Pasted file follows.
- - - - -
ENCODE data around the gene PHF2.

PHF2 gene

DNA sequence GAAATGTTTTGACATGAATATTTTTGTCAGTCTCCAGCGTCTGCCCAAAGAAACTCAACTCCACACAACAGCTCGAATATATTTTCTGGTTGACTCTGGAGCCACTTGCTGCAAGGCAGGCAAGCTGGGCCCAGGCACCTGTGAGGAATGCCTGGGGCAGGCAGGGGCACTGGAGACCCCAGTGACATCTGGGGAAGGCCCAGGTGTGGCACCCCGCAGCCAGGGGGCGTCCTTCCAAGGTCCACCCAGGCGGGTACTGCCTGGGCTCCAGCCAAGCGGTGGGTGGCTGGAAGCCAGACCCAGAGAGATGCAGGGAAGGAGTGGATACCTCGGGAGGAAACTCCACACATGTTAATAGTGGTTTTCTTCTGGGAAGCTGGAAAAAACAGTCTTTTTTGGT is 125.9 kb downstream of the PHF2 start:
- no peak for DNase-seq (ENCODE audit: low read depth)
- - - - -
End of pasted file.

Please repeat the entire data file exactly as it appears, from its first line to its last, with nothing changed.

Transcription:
ENCODE data around the gene PHF2.

PHF2 gene

DNA sequence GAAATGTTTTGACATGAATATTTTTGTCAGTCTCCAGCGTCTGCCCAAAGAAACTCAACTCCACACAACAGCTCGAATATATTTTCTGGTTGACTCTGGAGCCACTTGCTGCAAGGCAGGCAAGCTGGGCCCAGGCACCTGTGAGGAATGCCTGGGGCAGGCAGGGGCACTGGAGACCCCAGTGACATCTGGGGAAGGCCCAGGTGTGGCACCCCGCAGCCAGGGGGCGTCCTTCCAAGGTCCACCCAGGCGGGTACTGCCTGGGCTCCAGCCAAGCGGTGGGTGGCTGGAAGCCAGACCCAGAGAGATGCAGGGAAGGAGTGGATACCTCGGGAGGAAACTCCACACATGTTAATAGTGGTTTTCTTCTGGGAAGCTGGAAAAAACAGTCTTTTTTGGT is 125.9 kb downstream of the PHF2 start:
- no peak for DNase-seq (ENCODE audit: low read depth)